A newly-discovered human relative is believed to have walked alongside "Lucy" about 3.5 million years ago, knocking down past theories that only one ancestor existed at any given point in history. 

Upper and lower jaw fossils from Afar Ethiopia revealed the existence of the new species Australopithecus deyiremeda, a hominid that lived along other well-known ancestors such as Lucy, or Australopithecus afarensis, the Cleveland Museum of Natural History reported.

The discovery of the species provides the most conclusive evidence that multiple early human ancestors lived at the same time over three million years ago. Australopithecus deyiremeda is set apart from Lucy by its jaw structure and the size of its teeth.

"The new species is yet another confirmation that Lucy's species, Australopithecus afarensis, was not the only potential human ancestor species that roamed in what is now the Afar region of Ethiopia during the middle Pliocene," said lead author and Woranso-Mille project team leader Yohannes, curator of physical anthropology at The Cleveland Museum of Natural History. "Current fossil evidence from the Woranso-Mille study area clearly shows that there were at least two, if not three, early human species living at the same time and in close geographic proximity."

In the past, scientists have argued that only one human-ancestor existed at any given point in history before three million years ago. Until the 20th century, the fossil record backed up this idea, but the discoveries of Australopithecus bahrelghazali from Chad and Kenyanthropus platyops from Kenya were shown to both have lived during the same approximate period as the Lucy species. Additionally, the discovery of a 3.4 million-year-old Burtele partial foot in 2012 also backed up the idea that ancient human ancestors cohabitated. The partial foot is yet to be linked to an exact species, but the discovery of Australopithecus deyiremeda confirms multiple species existed at the same time during this early point in history.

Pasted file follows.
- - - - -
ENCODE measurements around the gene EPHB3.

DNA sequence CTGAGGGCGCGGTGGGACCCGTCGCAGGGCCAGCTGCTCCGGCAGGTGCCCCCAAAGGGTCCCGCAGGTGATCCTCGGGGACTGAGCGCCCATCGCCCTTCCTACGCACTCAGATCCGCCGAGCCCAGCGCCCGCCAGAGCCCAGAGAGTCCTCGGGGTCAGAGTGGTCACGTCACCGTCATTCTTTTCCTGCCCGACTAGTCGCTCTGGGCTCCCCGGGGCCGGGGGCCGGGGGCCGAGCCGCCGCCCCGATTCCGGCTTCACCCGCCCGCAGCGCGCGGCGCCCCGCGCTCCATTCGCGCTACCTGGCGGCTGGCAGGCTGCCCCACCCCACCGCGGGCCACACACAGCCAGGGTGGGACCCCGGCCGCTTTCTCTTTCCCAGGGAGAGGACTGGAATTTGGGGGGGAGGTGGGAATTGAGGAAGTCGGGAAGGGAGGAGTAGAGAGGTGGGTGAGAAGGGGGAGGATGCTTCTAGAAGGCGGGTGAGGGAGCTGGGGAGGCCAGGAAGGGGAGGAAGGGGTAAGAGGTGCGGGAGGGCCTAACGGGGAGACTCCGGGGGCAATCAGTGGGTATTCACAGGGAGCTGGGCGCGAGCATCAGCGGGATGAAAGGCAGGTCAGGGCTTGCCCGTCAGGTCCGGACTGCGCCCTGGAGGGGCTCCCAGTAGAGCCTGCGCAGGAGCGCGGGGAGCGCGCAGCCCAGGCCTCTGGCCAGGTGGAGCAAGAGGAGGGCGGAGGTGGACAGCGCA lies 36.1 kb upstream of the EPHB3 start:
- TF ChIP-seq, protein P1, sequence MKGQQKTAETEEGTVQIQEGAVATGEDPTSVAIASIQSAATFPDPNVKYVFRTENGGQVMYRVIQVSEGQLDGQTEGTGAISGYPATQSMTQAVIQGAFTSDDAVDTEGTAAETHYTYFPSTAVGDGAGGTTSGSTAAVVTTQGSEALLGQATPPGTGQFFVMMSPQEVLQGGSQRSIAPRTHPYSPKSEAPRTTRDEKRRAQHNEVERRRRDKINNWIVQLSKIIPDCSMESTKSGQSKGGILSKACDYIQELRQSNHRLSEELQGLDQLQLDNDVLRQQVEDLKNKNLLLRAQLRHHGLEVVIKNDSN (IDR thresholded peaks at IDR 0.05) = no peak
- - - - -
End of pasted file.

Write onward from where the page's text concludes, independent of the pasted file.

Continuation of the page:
"This new species from Ethiopia takes the ongoing debate on early hominin diversity to another level," Haile-Selassie said. "Some of our colleagues are going to be skeptical about this new species, which is not unusual. However, I think it is time that we look into the earlier phases of our evolution with an open mind and carefully examine the currently available fossil evidence rather than immediately dismissing the fossils that do not fit our long-held hypotheses."

The findings were published in a recent edition of the journal Nature.